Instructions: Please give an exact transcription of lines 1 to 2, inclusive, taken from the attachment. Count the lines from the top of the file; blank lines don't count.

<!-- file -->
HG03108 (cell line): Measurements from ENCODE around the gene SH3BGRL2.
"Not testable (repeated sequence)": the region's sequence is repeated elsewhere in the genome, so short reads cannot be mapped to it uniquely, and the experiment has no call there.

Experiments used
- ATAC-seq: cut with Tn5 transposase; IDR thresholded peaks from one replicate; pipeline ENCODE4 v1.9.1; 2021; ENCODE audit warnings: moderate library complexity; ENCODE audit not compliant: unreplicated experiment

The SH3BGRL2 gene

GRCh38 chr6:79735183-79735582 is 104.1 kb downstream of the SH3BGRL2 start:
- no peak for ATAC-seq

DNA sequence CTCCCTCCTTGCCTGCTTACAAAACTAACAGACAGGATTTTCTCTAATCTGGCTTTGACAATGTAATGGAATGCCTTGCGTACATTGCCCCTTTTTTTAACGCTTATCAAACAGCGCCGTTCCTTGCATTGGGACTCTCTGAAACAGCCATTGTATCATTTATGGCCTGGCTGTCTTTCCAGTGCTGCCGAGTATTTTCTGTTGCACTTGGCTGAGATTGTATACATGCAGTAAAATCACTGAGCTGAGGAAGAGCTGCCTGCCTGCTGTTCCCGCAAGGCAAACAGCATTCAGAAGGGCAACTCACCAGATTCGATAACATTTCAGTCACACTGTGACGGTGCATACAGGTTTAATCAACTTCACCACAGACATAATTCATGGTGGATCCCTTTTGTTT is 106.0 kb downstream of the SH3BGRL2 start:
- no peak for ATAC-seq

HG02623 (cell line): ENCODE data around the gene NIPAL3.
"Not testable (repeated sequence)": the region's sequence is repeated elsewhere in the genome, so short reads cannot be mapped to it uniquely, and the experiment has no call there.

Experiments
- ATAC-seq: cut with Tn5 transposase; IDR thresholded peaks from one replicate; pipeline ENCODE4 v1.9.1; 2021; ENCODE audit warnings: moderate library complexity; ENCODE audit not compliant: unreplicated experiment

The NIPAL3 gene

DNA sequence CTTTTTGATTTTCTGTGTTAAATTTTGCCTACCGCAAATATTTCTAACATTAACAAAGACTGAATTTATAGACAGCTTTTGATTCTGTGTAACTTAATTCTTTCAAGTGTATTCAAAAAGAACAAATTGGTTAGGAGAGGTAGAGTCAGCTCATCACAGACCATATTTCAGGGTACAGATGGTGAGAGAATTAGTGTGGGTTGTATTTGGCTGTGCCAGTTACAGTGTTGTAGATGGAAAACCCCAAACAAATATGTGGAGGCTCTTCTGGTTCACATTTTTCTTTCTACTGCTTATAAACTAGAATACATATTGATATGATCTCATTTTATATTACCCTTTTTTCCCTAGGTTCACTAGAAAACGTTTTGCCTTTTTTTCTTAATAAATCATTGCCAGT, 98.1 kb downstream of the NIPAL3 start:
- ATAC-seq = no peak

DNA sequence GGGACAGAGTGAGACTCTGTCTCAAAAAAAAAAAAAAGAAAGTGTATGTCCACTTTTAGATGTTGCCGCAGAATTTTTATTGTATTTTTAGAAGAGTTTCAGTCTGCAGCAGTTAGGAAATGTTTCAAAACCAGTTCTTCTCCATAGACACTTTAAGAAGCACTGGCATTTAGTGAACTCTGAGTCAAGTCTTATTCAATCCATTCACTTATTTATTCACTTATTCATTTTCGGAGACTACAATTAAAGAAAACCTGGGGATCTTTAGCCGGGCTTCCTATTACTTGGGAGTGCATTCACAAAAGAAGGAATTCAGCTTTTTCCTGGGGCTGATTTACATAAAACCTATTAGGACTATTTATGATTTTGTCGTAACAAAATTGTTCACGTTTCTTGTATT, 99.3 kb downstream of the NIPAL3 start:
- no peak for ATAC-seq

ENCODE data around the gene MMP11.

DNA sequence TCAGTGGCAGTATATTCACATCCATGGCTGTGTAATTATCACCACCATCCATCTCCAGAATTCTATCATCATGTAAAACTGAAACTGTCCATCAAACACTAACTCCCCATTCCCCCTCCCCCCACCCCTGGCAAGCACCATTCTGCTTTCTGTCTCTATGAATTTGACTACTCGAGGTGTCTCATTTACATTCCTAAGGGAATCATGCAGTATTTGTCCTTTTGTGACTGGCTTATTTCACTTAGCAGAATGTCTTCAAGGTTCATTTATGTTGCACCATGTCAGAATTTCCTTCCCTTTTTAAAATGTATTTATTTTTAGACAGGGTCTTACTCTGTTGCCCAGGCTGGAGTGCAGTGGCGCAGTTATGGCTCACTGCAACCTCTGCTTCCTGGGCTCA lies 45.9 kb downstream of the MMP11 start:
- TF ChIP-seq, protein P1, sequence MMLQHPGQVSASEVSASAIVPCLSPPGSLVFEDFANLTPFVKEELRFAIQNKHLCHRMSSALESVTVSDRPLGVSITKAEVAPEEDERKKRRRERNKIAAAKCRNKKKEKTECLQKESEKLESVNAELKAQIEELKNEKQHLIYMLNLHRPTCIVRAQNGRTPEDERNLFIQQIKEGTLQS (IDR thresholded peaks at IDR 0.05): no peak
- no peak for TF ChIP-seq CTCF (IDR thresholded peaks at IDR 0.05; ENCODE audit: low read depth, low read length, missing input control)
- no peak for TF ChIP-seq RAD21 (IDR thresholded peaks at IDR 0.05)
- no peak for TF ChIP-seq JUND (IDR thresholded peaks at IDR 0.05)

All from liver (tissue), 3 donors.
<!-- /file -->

HG03108 (cell line): Measurements from ENCODE around the gene SH3BGRL2.
"Not testable (repeated sequence)": the region's sequence is repeated elsewhere in the genome, so short reads cannot be mapped to it uniquely, and the experiment has no call there.